Date Published:Mar 28, 2012
SAMHSA launched the first Master Trainer Development Program in the Pacific Jurisdictions, a new initiative to prepare 18 trainers and instructors from the islands to deliver behavioral health training and education to their colleagues in the region. The program, delivered in partnership with the Pacific Behavioral Health Collaborating Council, was launched in Guam in early March. Among the prevention specialists facilitating workshops were epidemiologists and evaluators from SAMHSA’s Center for the Application of Prevention Technologies (CAPT), a national training and technical assistance center with experience providing services to the Jurisdictions.
Prior to the meeting, participants selected a “priority” area of behavioral health to focus on during the training. For example, candidates from RMI selected the pharmacology of addiction, while Palau focused on the Screening, Brief Intervention, and Referral to Treatment (SBIRT) intervention. During the meeting, participants attended workshops to build both content-area and training expertise. They also created individualized action plans for building capacity in their priority areas. This summer, SAMHSA intends to sponsor each participant for a two-week visit to a “host site” (a service site, a college or institution either off-island or in the region) to observe program activities and gather materials and ideas for teaching their content focus.
CAPT staff facilitated two half-day workshops designed to introduce key prevention concepts—Foundations of Epidemiology and Principles of Evaluation. “Many of the candidates arrived with a treatment or mental health background,” explains Alyssa O’Hair, coordinator of the CAPT’s West Resource Team. “But they wear multiple hats in their communities. So it would be no surprise if they were called upon to do behavioral health and substance abuse prevention work, as well.”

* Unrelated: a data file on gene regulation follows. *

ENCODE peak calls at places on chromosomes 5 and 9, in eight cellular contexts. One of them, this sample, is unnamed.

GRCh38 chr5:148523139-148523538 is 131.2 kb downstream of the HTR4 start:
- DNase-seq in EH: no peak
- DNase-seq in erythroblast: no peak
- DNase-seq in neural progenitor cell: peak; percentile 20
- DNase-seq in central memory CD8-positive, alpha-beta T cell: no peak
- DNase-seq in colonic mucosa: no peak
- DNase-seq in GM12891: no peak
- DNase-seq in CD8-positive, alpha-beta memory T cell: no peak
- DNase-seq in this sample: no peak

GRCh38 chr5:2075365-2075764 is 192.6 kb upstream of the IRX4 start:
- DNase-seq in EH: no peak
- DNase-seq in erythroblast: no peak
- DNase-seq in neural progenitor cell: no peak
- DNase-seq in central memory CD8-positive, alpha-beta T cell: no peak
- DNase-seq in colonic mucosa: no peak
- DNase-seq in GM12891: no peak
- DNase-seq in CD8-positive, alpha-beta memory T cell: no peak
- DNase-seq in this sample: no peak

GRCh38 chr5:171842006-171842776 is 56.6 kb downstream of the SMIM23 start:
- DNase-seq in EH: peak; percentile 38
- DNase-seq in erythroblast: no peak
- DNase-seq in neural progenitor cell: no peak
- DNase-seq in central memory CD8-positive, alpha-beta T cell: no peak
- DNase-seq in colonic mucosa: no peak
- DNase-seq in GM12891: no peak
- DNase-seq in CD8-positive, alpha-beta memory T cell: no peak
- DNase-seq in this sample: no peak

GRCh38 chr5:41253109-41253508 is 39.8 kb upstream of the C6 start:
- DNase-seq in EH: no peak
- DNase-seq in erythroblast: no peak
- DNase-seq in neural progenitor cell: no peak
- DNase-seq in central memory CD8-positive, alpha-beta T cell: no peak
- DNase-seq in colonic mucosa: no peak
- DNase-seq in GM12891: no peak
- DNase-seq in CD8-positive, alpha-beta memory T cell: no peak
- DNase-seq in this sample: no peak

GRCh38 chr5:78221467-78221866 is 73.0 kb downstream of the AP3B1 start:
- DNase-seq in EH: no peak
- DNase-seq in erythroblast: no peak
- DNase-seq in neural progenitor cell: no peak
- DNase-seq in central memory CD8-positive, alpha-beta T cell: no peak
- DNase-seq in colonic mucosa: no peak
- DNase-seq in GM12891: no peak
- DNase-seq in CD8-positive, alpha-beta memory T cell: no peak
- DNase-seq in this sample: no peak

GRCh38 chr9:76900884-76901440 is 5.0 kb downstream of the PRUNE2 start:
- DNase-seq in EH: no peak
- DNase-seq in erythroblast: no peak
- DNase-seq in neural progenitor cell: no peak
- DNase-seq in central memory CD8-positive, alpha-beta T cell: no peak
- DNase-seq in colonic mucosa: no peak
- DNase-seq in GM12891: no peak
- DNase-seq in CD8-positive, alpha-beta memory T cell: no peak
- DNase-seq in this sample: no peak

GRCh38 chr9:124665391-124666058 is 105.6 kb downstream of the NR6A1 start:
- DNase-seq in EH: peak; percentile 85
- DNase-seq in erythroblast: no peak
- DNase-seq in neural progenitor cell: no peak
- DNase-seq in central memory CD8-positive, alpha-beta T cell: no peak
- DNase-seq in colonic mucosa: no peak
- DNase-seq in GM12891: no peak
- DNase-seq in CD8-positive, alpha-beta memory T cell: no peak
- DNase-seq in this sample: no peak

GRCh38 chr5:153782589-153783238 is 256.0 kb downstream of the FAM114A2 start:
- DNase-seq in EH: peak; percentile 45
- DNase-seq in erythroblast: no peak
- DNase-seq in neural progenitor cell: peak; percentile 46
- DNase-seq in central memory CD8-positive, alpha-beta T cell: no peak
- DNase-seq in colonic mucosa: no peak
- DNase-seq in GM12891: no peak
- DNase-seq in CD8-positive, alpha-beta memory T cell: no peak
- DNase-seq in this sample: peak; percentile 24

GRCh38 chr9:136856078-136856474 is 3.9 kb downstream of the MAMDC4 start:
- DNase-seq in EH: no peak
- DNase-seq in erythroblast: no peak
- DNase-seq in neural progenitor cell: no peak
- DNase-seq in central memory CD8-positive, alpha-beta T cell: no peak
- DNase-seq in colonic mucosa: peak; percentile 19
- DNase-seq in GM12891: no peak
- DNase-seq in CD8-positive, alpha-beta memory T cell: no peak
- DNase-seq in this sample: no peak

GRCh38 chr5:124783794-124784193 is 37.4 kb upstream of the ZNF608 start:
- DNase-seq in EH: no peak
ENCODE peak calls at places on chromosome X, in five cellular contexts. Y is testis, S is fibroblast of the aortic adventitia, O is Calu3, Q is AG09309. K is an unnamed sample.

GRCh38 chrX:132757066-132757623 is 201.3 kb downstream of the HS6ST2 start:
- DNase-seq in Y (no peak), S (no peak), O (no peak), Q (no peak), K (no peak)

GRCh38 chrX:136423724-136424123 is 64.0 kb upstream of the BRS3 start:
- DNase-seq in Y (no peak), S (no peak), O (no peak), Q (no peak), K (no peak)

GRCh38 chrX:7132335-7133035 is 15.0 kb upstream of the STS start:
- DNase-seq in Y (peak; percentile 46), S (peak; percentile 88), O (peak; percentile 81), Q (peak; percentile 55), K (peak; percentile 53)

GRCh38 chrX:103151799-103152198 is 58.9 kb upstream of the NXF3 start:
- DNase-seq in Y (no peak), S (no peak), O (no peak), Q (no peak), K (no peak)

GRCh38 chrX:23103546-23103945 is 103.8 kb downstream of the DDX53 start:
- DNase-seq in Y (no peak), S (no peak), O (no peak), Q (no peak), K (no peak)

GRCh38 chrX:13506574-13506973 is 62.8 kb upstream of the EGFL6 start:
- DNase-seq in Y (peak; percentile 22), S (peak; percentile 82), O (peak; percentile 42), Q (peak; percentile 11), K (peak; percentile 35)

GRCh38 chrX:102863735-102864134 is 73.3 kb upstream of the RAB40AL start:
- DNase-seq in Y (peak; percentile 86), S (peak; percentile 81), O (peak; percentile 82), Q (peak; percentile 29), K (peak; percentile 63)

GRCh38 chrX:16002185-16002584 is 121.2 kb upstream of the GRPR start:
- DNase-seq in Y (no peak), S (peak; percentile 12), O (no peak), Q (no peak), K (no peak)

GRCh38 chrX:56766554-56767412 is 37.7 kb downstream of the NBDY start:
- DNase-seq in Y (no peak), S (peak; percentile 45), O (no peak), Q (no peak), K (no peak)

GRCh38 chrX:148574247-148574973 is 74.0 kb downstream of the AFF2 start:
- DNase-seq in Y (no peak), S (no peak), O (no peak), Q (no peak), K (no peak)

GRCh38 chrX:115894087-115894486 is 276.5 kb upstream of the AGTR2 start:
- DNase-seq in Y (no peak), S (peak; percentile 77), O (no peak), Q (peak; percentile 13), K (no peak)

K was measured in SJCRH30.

The two CAPT programs were engaging and well received, combining storytelling, dialogue, and opportunities for peer-sharing. They were also highly relevant and tailored to audience needs. The Foundations of Epidemiology workshop, for example, incorporated data from each of the Jurisdictions’ epidemiological profiles, providing concrete examples of descriptive and analytic epidemiological data. Providing clear evidence of the significant impact of the CAPT’s epidemiology training for the Pacific, epidemiologist Annette David joined CAPT trainers to describe the Pacific epidemiologists workgroup.
CAPT staff appreciated the opportunity to provide the training in the Pacific. “It helps us understand, first hand, the diverse island cultures represented in the Pacific Jurisdictions,” explains Wayne Harding, principal investigator and chief of data and evaluation with the CAPT. “In island culture, if you want to do business with someone, it’s important to visit him. Even among the islands, cultures vary greatly, and our trainings need to reflect this.”
For more information, contact Carol McHale, Senior Social Science Analyst, SAMHSA/CSAP (Carol.McHale@samhsa.hhs.gov)